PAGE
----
How To Clean A Motorcycle Carburetor Without Removing It

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When it comes to carburetor issues, it can be a nuisance trying to take it off the motorcycle, taking it apart, and figuring out what exactly is causing the problem. Though they’re a simple mechanism, they have tiny parts that’s could easily be lost when taken apart.

It would be really nice to be able to clean a carburetor without having to go through the hassle of removing it in the first place. And the best part is that it’s completely possible to do so.

So how do you clean a motorcycle carburetor without removing it? To clean a motorcycle carburetor without removing it, you’ll need to remove the bowls at the bottom of the carburetor. Once the bowls are removed, spray some carburetor cleaner up inside, wait a few minutes, then spray again to ensure coverage. Then replace the bowls and start the motorcycle to assess how it runs.

I have cleaned over a hundred carburetors over the last few years and I have cleaned them in every way imaginable. I’ve had success cleaning some without having to remove it and this is how I did it.

Cleaning Carbs Without Removing Them

It’s no wonder people are researching how to clean the carbs on their motorcycle without having to take it off. A lot of issues associated with how a motorcycle is running is usually because of problems related to the carburetor. Issues like this that frequently happen can make cleaning a daunting task if you have to remove it every time.

Most motorcycle carburetors sit behind the engine towards the center of the motorcycle. A lot of people don’t want to have to deal with taking the throttle cable off or deal with the intake boots. In order to clean it without taking it completely off the bike, you’ll need to first take off the air box or pod filters. This is easily done and they can easily be reinstalled when you’re finished.

Keep in mind that the following process works best for inline engines. It’s possible for v-twin engines, but it’s likely to be more difficult. This all entirely depends on the type of motorcycle you have.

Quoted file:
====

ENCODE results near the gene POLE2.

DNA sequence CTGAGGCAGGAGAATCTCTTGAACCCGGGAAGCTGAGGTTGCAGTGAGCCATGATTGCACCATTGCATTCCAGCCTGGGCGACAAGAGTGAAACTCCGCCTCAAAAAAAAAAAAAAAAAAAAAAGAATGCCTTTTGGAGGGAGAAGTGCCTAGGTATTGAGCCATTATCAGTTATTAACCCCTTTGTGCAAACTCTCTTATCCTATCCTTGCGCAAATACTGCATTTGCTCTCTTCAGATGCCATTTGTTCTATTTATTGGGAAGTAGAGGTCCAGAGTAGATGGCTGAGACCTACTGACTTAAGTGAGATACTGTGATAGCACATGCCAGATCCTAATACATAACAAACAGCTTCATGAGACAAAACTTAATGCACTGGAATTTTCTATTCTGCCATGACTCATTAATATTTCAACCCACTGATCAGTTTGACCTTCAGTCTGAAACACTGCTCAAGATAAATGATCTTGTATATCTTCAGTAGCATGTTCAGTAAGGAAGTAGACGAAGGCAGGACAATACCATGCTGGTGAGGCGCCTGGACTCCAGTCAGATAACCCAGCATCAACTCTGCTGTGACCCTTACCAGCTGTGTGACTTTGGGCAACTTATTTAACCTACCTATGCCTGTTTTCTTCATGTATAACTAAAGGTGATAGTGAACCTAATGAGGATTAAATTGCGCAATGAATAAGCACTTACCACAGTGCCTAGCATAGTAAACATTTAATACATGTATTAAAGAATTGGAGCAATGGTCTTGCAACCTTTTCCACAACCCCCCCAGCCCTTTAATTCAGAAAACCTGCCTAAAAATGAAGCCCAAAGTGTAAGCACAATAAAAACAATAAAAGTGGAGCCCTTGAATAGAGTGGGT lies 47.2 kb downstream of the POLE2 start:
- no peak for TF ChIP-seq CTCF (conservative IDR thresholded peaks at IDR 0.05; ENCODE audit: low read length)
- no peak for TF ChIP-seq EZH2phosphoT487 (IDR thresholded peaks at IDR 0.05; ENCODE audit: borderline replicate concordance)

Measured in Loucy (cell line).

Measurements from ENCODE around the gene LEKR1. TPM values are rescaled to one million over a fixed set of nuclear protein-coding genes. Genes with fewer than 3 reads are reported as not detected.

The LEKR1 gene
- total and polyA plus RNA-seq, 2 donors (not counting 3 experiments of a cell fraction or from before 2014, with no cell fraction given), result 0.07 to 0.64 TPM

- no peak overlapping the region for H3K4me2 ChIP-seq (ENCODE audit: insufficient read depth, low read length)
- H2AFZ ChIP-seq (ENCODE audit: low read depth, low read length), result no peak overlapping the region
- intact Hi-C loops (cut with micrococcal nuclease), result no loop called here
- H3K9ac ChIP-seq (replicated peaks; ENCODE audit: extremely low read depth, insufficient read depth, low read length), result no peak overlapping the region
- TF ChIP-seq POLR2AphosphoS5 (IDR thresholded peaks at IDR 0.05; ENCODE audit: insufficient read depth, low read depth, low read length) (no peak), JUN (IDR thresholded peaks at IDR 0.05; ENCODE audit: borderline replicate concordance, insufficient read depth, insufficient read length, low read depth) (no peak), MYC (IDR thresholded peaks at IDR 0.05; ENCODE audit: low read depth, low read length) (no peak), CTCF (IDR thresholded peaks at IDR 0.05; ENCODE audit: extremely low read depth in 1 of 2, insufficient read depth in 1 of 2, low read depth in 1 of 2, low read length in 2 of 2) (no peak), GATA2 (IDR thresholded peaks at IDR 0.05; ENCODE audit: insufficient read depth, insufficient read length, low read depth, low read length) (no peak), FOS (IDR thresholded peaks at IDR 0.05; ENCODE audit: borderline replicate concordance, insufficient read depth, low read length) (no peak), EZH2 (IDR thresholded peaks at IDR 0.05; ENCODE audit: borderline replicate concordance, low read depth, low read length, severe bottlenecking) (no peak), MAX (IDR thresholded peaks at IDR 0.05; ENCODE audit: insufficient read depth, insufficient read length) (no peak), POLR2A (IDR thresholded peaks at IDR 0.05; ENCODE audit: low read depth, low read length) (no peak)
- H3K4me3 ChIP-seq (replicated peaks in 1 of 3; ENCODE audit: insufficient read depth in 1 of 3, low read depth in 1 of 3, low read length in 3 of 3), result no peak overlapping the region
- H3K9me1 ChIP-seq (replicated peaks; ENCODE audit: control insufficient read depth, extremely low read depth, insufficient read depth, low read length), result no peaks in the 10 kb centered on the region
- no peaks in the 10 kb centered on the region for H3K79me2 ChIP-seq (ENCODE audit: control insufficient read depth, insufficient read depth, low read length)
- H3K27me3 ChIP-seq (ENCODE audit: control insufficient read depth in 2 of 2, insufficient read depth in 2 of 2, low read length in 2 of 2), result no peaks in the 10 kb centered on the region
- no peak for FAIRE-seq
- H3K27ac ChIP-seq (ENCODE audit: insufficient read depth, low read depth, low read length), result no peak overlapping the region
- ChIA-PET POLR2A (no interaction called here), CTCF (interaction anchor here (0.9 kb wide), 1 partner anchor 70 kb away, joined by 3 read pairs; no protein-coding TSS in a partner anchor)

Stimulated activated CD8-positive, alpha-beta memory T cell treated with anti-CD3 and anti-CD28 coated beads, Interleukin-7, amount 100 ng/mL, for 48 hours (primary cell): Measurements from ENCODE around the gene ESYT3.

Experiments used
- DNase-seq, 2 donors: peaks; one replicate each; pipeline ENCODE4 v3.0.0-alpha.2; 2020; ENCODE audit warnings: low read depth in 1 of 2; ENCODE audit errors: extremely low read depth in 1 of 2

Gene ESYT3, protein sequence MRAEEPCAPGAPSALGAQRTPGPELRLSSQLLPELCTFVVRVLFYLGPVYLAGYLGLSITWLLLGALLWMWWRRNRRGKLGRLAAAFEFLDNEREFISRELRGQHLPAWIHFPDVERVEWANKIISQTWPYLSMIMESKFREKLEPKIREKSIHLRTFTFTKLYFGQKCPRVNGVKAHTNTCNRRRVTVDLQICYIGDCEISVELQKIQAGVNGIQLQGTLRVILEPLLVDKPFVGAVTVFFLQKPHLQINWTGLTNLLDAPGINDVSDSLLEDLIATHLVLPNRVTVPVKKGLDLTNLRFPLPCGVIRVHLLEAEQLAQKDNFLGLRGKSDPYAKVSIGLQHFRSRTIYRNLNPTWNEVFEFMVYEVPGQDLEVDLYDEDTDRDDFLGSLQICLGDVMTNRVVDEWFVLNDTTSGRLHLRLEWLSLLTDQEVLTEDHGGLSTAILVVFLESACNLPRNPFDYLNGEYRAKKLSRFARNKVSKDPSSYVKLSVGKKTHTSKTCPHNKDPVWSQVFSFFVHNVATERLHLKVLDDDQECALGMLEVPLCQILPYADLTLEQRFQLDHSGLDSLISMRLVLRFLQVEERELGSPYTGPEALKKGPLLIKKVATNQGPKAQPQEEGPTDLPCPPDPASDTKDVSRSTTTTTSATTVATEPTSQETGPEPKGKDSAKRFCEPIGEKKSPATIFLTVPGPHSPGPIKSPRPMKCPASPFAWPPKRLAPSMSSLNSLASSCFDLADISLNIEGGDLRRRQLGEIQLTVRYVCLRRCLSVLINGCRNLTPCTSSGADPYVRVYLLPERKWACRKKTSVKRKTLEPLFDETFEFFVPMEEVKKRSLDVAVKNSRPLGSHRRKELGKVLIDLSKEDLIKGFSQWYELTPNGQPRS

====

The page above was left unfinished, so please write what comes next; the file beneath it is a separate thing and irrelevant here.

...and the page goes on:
Removing the air intake filters will then expose the back of the carburetor so you should be able to see some of the internals of the carburetor. Removing these gives you better access to the carburetor. Now you’ll need to take off the bowl at the bottom of the carburetor.

There’s usually a center bolt or a few screws around the side of the bowl that will need to be taken off in order for the bowl to detach. For some motorcycles, these will be very simple to take off and should only take a few minutes. However, for other motorcycles, this may be quite difficult. Also make sure you turn your petcock to the off position so you don’t have gas running out. Have some paper towels handy because you’ll likely have a little bit of gas that leaks once you take those bottom bowls off.

When the bowl is off, you can attempt to spray some carb cleaner up inside. Do a few sprays every few minutes to let any dirt and grime become loose. This is the most effective method because this is where the jets are located. Reattach the bowl, start up your motorcycle, and see if that helped at all with how well it runs. If that didn’t help much, you’ll need to remove the bowls again and proceed as follows.

Once the bowl is off again, you’ll see some floats up inside the carburetor (similar to the floats you see in the tank of a toilet tank). These floats rise when the bowl fills with gas and tells the carburetor to shut off the fuel valve to prevent it from overflowing.

You’ll need to take off the float as well in order to access what’s behind it. These are attached by a small wrist pin that you should easily be able to push through to detach the float. When you remove the float, there will be a rocket ship shaped part that is connected to it with a rubber tip. That tip is what plugs up the line to prevent overflowing. The float and this rocket shaped part will come off together.

While the floats are out, I usually like to test them and make sure they’re still good. Get a bowl of water and put them in to see if they actually float. If they don’t float, you’ll need to get new ones as this could cause mechanical issues with your motorcycle later on.

Now that the float is off, you’ll need to look up inside the carburetor and unscrew the jets. These will look like screws with hollowed holes through them. There’s usually at least two in there; one is a primary jet and the other is a secondary jet. Look through the jets once they’re out and make sure you can see through them.

These are easily clogged especially when ethanol gas is used. Clogged jets are the number one reason a carburetor doesn’t work right. To learn more about the right type of gas to use on your motorcycle, see my article here.

Clean out the jets whether or not you can see through them. This will ensure you’re getting out any gunk that may be building up inside that you can’t see. Use carb cleaner a few times at several minute intervals to make sure you get everything out.

Spray up inside again and even spray some on the outside. Wait several minutes before reinstalling all the parts again so the cleaner has time to clean and drip off all the dirt. Reinstall the jets, the float, then lastly install the bowl on the bottom.

If you are not able to remove the bowl of your carburetor, you may try spraying some carb cleaner through the air intake opening. Open the bleeder bolt at the bottom of the bowl to ensure the carb cleaner drains out (we don’t want to suck a bunch of carb cleaner in to the engine!)

You can also try removing the carburetor cap on the top and spray some carb cleaner in there.